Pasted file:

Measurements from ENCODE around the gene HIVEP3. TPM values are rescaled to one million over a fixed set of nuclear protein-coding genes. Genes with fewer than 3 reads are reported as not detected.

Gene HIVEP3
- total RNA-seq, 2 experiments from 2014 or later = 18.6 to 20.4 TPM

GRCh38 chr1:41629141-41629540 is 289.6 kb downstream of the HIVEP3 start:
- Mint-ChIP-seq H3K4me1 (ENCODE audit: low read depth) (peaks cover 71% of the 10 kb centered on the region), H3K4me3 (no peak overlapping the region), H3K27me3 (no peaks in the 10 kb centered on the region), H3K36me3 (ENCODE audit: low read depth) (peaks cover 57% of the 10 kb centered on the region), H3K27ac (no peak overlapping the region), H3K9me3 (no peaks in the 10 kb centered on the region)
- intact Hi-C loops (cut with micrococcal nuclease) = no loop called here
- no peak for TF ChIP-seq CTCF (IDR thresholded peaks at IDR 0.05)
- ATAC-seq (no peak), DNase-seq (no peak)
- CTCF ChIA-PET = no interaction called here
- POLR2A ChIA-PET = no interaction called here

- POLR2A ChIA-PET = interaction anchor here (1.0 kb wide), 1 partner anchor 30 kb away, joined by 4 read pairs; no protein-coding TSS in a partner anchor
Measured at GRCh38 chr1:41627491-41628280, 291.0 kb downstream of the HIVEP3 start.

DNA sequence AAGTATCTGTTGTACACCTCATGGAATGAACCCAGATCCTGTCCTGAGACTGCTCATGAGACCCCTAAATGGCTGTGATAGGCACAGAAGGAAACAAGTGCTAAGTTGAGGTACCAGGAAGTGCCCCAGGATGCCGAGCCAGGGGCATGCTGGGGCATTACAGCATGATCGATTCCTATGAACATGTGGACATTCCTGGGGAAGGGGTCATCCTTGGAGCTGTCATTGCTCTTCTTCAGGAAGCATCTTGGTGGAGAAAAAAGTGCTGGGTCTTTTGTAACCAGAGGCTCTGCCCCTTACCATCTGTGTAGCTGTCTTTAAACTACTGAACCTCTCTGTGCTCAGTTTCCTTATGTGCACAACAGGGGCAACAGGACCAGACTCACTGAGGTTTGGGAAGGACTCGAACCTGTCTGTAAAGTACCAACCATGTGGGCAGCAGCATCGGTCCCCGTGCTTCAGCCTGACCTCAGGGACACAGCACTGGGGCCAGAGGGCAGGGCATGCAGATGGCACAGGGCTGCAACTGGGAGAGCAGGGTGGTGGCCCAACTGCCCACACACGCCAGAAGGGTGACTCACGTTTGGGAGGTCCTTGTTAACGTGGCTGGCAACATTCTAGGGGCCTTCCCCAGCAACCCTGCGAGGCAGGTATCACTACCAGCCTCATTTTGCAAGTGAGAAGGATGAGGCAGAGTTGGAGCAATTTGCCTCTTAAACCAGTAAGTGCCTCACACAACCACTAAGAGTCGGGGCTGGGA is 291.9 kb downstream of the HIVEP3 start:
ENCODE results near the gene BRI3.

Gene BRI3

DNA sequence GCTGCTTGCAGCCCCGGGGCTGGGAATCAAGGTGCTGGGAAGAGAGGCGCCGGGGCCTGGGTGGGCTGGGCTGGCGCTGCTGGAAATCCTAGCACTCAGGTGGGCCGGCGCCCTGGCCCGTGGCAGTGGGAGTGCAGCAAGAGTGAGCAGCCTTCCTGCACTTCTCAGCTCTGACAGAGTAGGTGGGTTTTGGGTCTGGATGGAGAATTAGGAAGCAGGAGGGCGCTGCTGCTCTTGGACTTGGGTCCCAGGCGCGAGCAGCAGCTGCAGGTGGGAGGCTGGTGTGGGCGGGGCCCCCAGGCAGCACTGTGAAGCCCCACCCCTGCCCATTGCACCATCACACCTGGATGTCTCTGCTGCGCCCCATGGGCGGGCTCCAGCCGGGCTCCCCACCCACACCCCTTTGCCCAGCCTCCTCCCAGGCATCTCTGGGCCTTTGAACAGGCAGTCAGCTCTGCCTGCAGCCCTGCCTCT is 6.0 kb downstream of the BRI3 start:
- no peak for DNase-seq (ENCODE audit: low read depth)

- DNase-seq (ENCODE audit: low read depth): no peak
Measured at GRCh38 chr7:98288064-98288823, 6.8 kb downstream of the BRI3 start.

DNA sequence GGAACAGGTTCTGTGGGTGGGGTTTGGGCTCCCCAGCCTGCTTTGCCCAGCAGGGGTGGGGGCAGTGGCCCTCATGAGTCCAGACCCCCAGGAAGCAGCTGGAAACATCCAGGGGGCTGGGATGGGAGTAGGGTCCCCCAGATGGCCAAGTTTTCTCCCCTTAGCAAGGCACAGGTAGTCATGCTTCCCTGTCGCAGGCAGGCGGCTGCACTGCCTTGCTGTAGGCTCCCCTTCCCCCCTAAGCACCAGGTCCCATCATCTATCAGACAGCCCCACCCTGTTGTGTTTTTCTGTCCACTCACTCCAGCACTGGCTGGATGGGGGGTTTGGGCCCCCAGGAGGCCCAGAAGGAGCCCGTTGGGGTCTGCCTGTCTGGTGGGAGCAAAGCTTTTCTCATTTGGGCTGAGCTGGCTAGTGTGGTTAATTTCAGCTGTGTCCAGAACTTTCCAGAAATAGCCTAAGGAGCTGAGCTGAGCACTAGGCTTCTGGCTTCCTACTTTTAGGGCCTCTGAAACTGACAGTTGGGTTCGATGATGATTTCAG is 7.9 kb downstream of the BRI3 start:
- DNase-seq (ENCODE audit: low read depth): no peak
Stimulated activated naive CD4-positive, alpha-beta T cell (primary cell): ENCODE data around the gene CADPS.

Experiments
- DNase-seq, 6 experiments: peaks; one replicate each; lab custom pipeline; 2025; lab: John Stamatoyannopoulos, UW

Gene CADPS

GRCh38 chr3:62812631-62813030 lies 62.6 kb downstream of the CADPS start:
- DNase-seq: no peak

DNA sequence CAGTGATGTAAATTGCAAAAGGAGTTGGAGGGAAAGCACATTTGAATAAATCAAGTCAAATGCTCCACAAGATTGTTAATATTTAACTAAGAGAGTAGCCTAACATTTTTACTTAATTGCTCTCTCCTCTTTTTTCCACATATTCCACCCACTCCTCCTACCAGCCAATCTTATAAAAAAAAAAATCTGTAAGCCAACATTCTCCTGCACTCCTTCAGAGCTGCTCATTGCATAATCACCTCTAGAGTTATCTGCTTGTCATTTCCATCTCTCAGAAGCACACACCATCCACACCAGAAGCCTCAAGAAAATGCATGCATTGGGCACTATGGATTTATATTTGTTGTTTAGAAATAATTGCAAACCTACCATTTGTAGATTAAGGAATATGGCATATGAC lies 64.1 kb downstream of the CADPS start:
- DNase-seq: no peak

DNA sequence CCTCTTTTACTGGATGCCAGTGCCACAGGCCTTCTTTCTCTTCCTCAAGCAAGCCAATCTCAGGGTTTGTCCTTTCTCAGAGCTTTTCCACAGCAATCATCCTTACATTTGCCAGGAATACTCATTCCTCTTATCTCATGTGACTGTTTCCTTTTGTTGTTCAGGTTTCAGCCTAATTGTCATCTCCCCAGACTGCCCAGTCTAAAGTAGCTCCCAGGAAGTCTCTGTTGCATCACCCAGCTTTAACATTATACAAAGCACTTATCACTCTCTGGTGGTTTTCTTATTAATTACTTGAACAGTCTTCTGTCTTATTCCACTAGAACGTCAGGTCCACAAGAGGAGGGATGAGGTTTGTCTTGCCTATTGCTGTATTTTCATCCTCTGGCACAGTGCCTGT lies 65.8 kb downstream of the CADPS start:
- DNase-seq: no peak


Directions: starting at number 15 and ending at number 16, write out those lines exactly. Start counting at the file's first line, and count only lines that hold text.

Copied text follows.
Gene BRI3

DNA sequence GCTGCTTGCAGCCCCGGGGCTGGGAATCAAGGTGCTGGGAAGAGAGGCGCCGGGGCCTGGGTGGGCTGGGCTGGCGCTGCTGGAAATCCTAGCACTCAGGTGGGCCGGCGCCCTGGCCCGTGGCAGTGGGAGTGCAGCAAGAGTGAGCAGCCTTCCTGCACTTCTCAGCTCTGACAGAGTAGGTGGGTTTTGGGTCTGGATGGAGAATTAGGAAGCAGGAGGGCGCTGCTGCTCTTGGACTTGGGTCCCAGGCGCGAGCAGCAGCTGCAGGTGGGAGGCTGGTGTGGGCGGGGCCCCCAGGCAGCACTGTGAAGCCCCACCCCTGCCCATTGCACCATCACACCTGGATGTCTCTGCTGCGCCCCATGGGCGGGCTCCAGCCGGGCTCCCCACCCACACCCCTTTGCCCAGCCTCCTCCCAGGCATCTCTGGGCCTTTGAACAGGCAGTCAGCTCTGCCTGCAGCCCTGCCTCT is 6.0 kb downstream of the BRI3 start: